India, with its population of 1.2 billion, is planning to build 150 new medical schools in the next five years and at least 250 more in the following five years. “India,” as Venkat Narayan, a lean, lively and vocal Indian academic who had flown in that morning from Emory School of Public Health in Atlanta to Delhi, put it, “is a place of magnificent chaos, where poverty and wealth co-exist, almost with no self-consciousness, a place where it is very difficult to get things done because of stifling bureaucracy but a place where you can get things done because of the permissive chaos!” No-one minds a cow slowly crossing the road or minicab drivers lining up and having a pee on the verge even in prosperous neighbourhoods.
“When I was a medical student at Bangalore in 1980, there were two medical colleges and two colleges of engineering. Now there are nine medical schools and 86 schools of engineering!” Venkat told me, with an energetic laugh. He admits that equity gets rough treatment in India.
I was visiting Delhi as a member of a review panel that has visited India eleven times in the past decade and reports to the prime minister, the minister for health and the ministry to offer informed comment on progress with the National Rural Health Program. The panel is headed by Jeffrey Sachs, an economist who leads the Earth Institute at Columbia University. He is a valiant warrior for global awareness of poverty. He has ‘skin in the game’ as his Institute has auspiced the formation of over 40 experimental development villages in Africa where education, health and agriculture capacity building is under way but self-limited to a sustainable budget.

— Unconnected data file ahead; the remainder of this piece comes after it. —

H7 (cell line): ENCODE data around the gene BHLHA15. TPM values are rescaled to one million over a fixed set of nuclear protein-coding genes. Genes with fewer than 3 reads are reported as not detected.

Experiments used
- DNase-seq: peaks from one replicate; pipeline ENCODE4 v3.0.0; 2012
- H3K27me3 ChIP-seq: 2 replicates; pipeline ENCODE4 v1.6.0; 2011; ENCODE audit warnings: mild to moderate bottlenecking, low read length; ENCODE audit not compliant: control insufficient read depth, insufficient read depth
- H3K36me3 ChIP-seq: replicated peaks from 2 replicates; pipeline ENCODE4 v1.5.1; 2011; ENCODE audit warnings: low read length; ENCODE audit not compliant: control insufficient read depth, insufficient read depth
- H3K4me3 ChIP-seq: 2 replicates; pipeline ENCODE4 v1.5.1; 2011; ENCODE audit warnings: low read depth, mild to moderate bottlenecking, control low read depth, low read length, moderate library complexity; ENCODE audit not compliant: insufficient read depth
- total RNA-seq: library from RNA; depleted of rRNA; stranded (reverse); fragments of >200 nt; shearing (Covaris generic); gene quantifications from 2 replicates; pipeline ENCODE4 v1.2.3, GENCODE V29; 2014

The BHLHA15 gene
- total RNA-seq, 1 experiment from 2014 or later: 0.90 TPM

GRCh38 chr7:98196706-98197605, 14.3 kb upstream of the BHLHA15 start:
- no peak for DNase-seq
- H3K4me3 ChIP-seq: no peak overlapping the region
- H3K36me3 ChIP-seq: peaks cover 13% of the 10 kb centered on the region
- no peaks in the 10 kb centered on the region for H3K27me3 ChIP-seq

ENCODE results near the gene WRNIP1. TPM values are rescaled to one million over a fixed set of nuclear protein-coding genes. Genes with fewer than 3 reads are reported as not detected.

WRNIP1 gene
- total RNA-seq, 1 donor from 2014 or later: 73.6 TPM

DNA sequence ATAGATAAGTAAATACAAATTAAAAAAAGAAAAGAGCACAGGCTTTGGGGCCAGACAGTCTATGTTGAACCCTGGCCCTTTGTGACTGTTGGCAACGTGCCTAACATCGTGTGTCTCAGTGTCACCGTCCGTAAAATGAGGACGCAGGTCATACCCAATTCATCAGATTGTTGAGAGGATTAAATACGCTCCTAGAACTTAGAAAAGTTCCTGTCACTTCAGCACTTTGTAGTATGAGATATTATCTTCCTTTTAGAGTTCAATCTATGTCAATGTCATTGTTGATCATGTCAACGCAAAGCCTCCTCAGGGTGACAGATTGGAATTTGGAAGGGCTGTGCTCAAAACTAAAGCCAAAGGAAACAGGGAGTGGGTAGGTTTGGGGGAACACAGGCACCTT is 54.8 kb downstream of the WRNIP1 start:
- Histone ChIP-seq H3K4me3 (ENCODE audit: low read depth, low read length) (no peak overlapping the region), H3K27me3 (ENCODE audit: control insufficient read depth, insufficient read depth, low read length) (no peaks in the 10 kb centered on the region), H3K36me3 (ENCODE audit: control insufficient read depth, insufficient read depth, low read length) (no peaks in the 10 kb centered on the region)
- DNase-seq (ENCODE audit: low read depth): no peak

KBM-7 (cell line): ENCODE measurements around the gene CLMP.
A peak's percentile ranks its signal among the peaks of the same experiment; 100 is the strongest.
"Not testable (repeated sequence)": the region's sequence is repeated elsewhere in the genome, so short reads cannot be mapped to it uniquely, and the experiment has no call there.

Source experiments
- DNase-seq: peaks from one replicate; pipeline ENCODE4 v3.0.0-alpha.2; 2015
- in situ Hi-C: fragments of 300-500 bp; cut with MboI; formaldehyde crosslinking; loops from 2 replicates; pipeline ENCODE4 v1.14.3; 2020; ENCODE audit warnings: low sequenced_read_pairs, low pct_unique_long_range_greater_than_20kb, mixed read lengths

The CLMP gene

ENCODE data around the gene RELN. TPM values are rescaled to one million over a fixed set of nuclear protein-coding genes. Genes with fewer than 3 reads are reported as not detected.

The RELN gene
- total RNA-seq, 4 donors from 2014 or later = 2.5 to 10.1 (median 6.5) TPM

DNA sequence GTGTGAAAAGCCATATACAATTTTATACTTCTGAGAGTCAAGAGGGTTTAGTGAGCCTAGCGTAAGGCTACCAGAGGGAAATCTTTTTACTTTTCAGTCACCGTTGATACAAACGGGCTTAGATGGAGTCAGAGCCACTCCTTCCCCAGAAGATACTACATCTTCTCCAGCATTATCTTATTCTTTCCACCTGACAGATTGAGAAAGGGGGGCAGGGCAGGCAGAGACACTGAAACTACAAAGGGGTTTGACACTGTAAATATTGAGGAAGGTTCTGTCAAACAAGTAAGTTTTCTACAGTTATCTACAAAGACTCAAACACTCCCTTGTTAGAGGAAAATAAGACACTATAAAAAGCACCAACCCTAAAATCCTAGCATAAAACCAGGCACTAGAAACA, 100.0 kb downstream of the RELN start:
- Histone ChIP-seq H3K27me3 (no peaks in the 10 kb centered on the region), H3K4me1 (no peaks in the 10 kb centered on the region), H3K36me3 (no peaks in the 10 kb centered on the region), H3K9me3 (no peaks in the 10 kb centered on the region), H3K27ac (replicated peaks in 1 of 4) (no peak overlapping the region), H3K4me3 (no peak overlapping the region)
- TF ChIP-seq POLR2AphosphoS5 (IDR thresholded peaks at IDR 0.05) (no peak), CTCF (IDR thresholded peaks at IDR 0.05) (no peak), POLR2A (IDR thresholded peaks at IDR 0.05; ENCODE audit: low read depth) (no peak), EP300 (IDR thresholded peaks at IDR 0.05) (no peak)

Sachs has strongly supported a rural health initiative in India to enlist social health workers, respected women in the villages who, with only days of training and no salary, assist young pregnant women to access facilities for safe delivery and neonatal care. There are now 800,000 of these women working effectively in rural India. Mobile phones and bicycles are their basic equipment. Maternal mortality rates have continued to fall. Infant mortality rates have been declining in India as a whole (more so in the cities, less so in rural areas) at 6% per annum.
The rural health program is achieving other goals: there have been no reported cases of polio in India for two years. Five years ago I recall learning how the polio vaccination team, concentrated around Kolkata, numbered an astonishing 400,000.
And now India, as we have done in Australia, is actively pursuing a program of managed decentralisation of health services. Expenditure is slowly, slowly rising from 1% to 2% GDP. Health districts, generally much larger than ours and working on budgets of about $40 per capita per annum, are forming. It is interesting to see the complex tensions between federal, state and district, so familiar to us in Australia, played out at a mind boggling scale and stupendous complexity. India gives democracy as a conversation among all citizens powerful and astonishing meaning.
Health statistics are sparse and hard to interpret. What stats there are point upwards. As I drove through urban slum areas all my thoughts about chronic disease prevention and primary health care were pounded by rough surf of the social realities of that vast country. But India is moving and progress is occurring. No shortage of work for doctors there!